Ethiopia is famous as coffee’s birthplace. Today it remains a specialty coffee industry darling for its incredible variety of flavors. While full traceability has been difficult in recent history, new regulations have made direct purchasing possible. Our source partners directly with farmers to help them produce top quality specialty lots that are now completely traceable, adding value for farmers, roasters, and clients, alike.
Ethiopia’s long coffee history predates written records. Arabica plants are native to Ethiopia, and many of the Arabica varieties now cultivated worldwide have their genetic roots in wild coffee growing in Ethiopian forests. With such easy access to wild-growing coffee, it is undoubtable that early people in Ethiopia consumed coffee for centuries before it became the global beverage that it is today.
The long tradition of coffee in Ethiopia has continued into the modern day. Coffee drinking is widespread in both social and cultural contexts and has a place at a wide range of social events. Nearly half of all coffee produced in the country is consumed on the domestic market. That’s no small feat for a country that produces some 860 million pounds of green coffee beans annually.
Coffee also provides the main income for up to 25% of the population. More than 15 million people grow coffee as their major cash crop. The Ethiopian government also depends on coffee to generate between 25 and 35% of total annual export earnings.
Place in world production:
Average annual production:
6,740,000 (in 60kg bags)
Common Arabica varieties:
Local landraces and JARC varieties
Djimma | Limu | Nekempt | Guji | Yirgacheffe (Yirga Chefe) | Gedeb | Sidamo | Kochere
Low elevations: October – December | High Elevations: November – January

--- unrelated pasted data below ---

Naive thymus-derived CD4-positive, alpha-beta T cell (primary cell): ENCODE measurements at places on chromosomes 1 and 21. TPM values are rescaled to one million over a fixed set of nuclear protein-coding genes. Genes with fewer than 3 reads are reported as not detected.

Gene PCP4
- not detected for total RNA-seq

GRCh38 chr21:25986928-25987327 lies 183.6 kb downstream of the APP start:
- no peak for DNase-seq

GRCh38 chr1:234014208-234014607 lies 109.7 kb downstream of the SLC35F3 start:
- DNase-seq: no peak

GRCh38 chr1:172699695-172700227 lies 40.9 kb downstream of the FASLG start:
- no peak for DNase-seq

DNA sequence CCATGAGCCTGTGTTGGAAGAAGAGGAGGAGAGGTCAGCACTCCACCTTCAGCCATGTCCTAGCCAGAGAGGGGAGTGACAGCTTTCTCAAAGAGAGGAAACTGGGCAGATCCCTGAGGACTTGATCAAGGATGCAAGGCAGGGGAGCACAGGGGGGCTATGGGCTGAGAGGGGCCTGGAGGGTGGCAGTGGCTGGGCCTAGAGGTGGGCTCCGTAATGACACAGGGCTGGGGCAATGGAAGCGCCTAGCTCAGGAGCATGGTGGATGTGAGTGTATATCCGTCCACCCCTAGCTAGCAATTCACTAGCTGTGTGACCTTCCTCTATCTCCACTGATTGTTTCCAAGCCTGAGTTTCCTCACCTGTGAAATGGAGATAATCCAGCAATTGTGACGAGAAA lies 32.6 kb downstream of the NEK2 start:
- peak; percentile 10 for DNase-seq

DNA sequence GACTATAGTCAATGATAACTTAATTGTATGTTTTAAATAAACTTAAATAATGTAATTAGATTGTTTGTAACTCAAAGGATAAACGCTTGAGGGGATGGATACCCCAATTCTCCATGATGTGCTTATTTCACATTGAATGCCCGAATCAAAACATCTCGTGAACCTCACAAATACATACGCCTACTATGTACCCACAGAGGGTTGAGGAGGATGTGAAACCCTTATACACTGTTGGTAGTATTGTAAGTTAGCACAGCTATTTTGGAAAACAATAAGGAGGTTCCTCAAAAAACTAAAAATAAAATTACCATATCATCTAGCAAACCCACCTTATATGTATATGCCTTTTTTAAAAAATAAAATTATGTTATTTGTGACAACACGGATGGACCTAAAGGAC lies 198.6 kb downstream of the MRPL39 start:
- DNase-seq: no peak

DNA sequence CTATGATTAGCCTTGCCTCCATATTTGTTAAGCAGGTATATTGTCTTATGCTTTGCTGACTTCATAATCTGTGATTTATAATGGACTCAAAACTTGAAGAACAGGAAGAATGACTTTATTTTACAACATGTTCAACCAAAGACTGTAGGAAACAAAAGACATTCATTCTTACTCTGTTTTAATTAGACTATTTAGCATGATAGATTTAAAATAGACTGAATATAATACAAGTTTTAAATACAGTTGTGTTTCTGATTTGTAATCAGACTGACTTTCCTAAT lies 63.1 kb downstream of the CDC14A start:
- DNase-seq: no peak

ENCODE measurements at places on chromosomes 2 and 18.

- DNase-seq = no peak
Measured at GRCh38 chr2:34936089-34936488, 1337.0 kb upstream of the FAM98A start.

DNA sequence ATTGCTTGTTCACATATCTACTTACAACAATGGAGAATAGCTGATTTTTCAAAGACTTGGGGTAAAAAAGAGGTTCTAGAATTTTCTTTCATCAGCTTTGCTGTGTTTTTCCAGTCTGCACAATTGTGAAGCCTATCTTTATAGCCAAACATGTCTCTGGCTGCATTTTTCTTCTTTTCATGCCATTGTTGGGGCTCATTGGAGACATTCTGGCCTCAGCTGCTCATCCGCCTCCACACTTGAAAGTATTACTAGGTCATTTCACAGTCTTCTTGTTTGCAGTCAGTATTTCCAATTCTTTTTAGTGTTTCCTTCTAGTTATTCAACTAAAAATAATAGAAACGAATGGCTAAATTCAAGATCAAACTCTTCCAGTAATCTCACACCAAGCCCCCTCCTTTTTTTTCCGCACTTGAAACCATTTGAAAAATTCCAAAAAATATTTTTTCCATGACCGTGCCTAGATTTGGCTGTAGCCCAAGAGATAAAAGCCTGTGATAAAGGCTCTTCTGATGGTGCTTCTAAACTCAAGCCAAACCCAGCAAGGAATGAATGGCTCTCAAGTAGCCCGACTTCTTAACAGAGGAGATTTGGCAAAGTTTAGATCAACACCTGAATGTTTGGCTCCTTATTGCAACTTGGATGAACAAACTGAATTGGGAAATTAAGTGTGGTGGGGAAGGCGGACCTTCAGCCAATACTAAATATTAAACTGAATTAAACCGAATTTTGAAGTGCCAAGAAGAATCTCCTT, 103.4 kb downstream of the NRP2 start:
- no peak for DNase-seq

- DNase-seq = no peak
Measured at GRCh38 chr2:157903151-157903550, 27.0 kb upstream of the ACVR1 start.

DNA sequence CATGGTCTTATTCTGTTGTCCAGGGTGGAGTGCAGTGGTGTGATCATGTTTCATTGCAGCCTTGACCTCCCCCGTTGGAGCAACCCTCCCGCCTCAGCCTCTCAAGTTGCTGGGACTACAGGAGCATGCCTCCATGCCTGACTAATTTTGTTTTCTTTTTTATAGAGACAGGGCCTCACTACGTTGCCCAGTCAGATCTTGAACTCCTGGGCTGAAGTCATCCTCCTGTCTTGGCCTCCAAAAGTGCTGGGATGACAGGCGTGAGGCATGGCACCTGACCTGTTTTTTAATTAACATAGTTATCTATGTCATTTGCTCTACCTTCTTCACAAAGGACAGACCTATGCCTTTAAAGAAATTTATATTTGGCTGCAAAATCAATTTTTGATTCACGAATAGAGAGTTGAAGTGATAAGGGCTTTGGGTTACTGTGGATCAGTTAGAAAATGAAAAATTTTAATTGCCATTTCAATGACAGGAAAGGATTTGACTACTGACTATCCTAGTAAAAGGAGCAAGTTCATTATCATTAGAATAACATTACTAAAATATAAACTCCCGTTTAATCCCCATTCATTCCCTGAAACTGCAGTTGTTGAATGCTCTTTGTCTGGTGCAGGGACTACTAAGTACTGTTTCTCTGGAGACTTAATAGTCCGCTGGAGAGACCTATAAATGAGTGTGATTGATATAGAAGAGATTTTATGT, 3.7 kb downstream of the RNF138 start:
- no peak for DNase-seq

Why are Ethiopian beans so good?
Genetic Diversity Expands Possibilities
Exporters and importers frequently use the term “heirloom” to describe Ethiopian coffee varieties. However, this catch-all term often hides that impressive array of varieties that are unique to certain regions.
Varieties in Ethiopia can be classified into two main groups: Jimma Agricultural Research Centre (JARC) varieties or regional and local landraces.
The JARC is responsible for developing many of the varieties that flourish across Ethiopia today. JARC was established in 1967 and has been developing and sharing new coffee varieties ever since. The center also provides agricultural extension training to help farmers learn the correct cultivation methods for these newer varieties.
Landraces are plant varieties that have evolved over generations of selective breeding to be best suited to their local conditions. There are at least 130 widely cultivated regional or local landraces.
In Ethiopia, the genetic diversity of landrace coffee trees means that we find a diversity of flavor, even between (or within) farms with similar growing conditions and processing.
Processing Infrastructure Protects Quality
In addition to varieties, processing methods also contribute to end quality. Most coffee produced in Ethiopia is grown by smallholders, but they often do not have their own processing infrastructure. Instead, most smallholders deliver cherry to a wet mill. Wet mills are owned by either cooperatives or private companies.
Wet mills purchase cherry from the farmers and oversee processing. Most washing stations will specialize in both Fully washed and Natural processing methods. While the efforts of each farmer—from selecting and nurturing trees to picking on ripe cherry—are essential determinants of coffee quality, the wet mill’s practices are crucial. Wet mill staff and management are of the utmost importance, and the best washing stations employ stringent quality control measures. They only accept red, ripe cherry and have exacting drying practices. Nearly all washing stations sort drying coffee several times.
While smallholder farmer do not usually have their own pulpers, some do process coffee at their own homes using the Natural method. In these cases, coffee will be selectively picked and laid to dry on small raised beds. This coffee will usually be sold to a wet mill or collection center at the end of the season.
Preserving Coffee Producing Traditions
The final key ingredients for excellent coffee in Ethiopia are the producing traditions that have created the genetic diversity, processing infrastructure and great coffee we enjoy today.
Most producers in Ethiopia are smallholders, and the majority continue to cultivate coffee using traditional methods. As a result, most coffee is grown with no chemical fertilizer or pesticide use. Coffee is almost entirely cultivated, harvested and dried using manual systems.